Space Shuttle: The Next Generation
Even if it's fixed, the disaster-prone Shuttle may not be allowed to fly as long as NASA requires. The agency's plans to replace it are in disarray. But there are concepts on the drawing board.
Illustration by Bob Sauls/Frassanito & Associates
Northrop Grumman’s proposal employs two liquid-fueled flyback boosters and a central rocket to push either a crew- or payload-carrying vehicle into orbit. The central rocket and fuel tank also return to Earth for future use, creating a completely reusable system. By contrast, the current shuttle’s external fuel tank burns up as it reenters the atmosphere after being jettisoned.
Last November, NASA took decisive action on its two-and-a-half-year-old plan to replace the aging space shuttle.
It cut the heart out of the project.
Abruptly and quietly, NASA scrapped the shuttle-replacement portion of its so-called Space Launch Initiative (SLI)–the latest in a string of development programs conceived in the wake of the 1986 Challenger disaster–and shifted most of the nearly $5 billion the agency had already earmarked for the program to pay for current shuttle improvements. Among them: safety upgrades that it hoped would let the shuttle fly accident-free until 2020 or beyond. And with plans for a new shuttle on hold, NASA announced that SLI would focus mostly on building an Orbital Space Plane, a modest, relatively inexpensive reusable vehicle that could hold a small crew (and little else) and would be launched by an expendable rocket. NASA hopes that when OSP is ready in 2010, it will serve as an interim, alternative transport, a “space taxi” until the agency can produce a next-generation shuttle.
NASA’s decision was a last resort. The agency’s latest estimates for designing and building a new shuttle had mushroomed from $6 billion to $35 billion. And even that was only a best guess, says Garry Lyles, NASA’s Next Generation Launch Technology program manager. The gap between the figures, Lyles says, reflects NASA’s difficulty with budget forecasts: “We need to develop a technology program that provides accurate data for our cost models.” While so much uncertainty surrounded SLI’s price tag, the shuttle’s cost–$500 million per launch–was at least a known quantity. Consequently, NASA officials believed they had no choice but to place yet another bet on the 30-year-old system.
But three months later, Columbia broke up on reentry, killing its crew of seven, and the agency’s decision to shelve the new shuttle program took on a troubling cast. The three surviving shuttles are now grounded, and when they fly again, they’ll cost more to operate than before. Safety, maintenance and inspection protocols will be added, and because there’s one fewer shuttle the total number of flights will be reduced while fixed personnel and infrastructure costs remain the same. The upshot: With so many economic and engineering questions weighing on the shuttle concept, NASA’s plans to fly it for another 20 years suddenly smacks of blind optimism.
Which means that NASA must face far sooner than ex-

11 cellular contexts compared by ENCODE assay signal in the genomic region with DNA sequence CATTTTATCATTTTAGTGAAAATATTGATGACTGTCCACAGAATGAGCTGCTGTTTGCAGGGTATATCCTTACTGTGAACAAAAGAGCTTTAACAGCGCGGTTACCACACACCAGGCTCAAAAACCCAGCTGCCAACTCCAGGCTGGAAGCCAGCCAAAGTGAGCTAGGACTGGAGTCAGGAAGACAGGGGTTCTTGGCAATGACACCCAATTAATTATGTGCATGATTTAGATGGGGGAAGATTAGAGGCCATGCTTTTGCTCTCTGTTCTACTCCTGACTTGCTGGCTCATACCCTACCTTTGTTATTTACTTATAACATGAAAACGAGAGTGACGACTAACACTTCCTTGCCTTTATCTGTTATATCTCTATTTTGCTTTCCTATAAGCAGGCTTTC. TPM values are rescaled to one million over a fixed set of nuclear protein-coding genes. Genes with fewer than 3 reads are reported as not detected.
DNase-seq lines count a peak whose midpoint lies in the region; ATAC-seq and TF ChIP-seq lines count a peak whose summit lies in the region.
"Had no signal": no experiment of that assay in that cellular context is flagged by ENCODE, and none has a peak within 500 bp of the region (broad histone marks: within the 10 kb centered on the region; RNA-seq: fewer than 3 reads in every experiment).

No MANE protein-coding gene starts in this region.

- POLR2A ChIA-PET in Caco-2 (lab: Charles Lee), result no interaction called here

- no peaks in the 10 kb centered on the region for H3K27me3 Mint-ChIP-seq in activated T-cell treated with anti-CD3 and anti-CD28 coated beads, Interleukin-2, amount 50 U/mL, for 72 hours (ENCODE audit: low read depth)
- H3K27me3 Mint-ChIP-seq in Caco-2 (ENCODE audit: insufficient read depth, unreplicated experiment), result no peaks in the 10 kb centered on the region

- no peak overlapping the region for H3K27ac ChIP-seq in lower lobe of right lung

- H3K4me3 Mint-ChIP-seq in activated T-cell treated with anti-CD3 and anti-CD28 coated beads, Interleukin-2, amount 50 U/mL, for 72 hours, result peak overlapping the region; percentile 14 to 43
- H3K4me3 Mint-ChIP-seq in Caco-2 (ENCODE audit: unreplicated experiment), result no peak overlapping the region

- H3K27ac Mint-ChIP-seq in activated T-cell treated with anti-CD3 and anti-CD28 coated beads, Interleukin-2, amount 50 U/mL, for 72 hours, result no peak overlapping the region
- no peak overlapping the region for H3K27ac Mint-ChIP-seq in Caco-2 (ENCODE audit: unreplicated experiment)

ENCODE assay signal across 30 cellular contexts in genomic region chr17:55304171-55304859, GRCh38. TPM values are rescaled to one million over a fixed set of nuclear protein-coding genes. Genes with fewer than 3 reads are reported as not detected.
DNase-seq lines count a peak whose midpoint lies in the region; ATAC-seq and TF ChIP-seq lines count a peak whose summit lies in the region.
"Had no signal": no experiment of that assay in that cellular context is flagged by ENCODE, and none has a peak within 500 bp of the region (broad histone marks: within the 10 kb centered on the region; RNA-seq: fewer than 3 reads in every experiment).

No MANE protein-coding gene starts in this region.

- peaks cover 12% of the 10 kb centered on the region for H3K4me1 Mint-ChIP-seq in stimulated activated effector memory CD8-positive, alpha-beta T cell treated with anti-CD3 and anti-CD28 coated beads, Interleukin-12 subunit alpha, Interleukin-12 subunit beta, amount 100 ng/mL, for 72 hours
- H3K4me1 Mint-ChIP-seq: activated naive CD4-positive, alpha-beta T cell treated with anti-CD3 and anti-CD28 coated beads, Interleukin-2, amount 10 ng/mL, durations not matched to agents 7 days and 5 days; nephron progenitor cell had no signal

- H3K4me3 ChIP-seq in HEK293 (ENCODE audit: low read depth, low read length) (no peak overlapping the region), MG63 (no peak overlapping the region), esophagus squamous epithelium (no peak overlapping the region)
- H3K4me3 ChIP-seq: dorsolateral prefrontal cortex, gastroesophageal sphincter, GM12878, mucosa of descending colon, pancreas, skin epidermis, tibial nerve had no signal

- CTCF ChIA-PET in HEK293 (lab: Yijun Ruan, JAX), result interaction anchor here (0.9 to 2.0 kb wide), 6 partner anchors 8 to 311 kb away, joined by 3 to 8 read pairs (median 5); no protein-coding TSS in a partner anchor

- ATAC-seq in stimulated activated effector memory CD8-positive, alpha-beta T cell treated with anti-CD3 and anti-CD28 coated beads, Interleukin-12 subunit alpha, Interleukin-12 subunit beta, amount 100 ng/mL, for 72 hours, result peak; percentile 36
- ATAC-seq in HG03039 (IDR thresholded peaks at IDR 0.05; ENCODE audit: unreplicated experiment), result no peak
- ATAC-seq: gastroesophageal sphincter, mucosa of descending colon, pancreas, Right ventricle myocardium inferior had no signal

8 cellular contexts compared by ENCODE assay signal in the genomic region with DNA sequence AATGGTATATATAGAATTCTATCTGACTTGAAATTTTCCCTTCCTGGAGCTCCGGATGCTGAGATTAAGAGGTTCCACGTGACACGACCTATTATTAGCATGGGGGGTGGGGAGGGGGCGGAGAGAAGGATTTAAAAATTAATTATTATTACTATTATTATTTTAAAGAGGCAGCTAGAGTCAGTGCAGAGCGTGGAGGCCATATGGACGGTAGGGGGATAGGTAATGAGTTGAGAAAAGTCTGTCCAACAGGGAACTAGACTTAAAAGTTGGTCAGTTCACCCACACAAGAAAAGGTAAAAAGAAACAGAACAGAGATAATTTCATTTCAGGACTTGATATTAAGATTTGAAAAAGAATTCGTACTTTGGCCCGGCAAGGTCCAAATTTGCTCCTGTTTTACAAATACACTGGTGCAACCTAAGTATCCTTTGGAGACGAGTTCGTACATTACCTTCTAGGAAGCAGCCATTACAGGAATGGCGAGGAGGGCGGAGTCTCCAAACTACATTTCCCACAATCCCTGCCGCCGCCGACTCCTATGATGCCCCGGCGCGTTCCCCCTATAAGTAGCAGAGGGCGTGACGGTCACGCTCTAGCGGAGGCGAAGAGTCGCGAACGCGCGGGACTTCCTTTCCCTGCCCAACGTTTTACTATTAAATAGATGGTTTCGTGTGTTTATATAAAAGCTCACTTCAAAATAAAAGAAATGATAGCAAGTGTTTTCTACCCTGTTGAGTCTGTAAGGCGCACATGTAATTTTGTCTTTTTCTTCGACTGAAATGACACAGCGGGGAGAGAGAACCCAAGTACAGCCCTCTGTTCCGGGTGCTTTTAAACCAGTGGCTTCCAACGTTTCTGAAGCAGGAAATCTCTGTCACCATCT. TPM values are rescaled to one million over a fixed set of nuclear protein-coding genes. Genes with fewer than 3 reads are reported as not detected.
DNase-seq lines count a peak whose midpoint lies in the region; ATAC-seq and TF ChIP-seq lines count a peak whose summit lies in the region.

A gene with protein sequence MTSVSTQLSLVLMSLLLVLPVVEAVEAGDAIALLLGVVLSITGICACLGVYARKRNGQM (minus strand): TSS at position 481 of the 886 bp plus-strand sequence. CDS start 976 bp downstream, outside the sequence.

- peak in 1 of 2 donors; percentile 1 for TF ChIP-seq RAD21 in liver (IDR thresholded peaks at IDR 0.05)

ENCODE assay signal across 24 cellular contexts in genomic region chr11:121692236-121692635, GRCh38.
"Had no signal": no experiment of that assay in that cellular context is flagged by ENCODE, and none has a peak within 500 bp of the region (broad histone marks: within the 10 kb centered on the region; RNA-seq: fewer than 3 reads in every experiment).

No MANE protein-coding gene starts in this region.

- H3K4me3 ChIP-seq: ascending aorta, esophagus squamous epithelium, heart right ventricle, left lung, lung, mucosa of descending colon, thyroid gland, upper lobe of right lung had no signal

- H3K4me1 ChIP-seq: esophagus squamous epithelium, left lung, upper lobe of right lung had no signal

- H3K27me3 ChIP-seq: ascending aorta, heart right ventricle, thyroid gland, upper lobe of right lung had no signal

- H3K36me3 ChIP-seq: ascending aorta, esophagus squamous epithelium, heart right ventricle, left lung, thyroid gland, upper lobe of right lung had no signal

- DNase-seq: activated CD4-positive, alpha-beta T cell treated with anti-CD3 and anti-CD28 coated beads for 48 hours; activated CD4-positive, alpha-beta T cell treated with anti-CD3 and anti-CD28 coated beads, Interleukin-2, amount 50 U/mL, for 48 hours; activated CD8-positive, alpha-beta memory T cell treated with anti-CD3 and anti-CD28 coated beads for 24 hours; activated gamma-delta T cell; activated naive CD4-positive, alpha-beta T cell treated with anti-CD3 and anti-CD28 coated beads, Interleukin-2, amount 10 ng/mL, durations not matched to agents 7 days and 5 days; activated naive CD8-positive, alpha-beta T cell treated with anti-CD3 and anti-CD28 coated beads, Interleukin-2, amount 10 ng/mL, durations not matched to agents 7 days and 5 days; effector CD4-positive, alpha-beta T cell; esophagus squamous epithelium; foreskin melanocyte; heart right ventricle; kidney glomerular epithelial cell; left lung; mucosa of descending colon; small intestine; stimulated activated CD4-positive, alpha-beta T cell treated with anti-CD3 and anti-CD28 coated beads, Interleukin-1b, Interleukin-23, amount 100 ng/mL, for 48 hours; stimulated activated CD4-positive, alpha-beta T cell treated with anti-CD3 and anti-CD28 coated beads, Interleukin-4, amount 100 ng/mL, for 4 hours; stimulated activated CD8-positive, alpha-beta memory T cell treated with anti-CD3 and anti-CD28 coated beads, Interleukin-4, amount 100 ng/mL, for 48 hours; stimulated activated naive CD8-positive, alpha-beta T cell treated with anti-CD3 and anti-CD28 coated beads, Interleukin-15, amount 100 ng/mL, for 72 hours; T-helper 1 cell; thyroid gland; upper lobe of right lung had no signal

pected the considerable challenge of what will replace the shuttle. There’s no shortage of ideas. The SLI and its precursor shuttle replacement programs were ended primarily because NASA insisted that any new system be a huge improvement over the shuttle instead of being merely more efficient and cost-effective. That often made these projects overly expensive and ambitious. But many of these proposals contained critical technological information that points to the feasibility of building a more durable, less complicated reusable spacecraft–with improved rocket engines, streamlined ground-support procedures and modern safety-enhancing diagnostic systems, among other things–for less money than the $35 billion figure NASA feared. “There’s been one proposal practically every year for a new space launch system like the shuttle since the shuttle first flew,” says Bob Parkinson, who managed the now defunct Hotol reusable launch vehicle project for British Aerospace in the 1980s. “And all of them would have been better than what we have.”
A Leap Forward, then a Fall
To grasp what’s wrong with the shuttle, it’s important to understand how it works. The Space Transportation System, as the shuttle is officially known, is an orbiter–the winged crew- and payload-carrying vehicle–mounted to a large external fuel tank that has a solid rocket booster attached to each of its sides. At ignition, both solid rocket boosters, which provide most of the thrust to lift the shuttle off the launchpad, and the orbiter’s three main engines fire; the rocket booster motors are powered by solid fuel, a mixture of ammonium perchlorate and aluminum, from their own canisters and the orbiter’s engines are driven by hydrogen and oxygen from the external tank. About two minutes after launch, when the shuttle is about 28 miles high, just above the lip of space, the solid rocket boosters run out of fuel and separate from the external tank. They parachute into the ocean and are recovered for use on future missions. The orbiter and the external tank continue rising for another seven minutes, and then the external tank separates to disintegrate in the upper atmosphere. The orbiter’s engines place the shuttle in orbit anywhere from 150 to 300 miles above Earth’s surface. At the end of the mission, the shuttle lands like an airplane.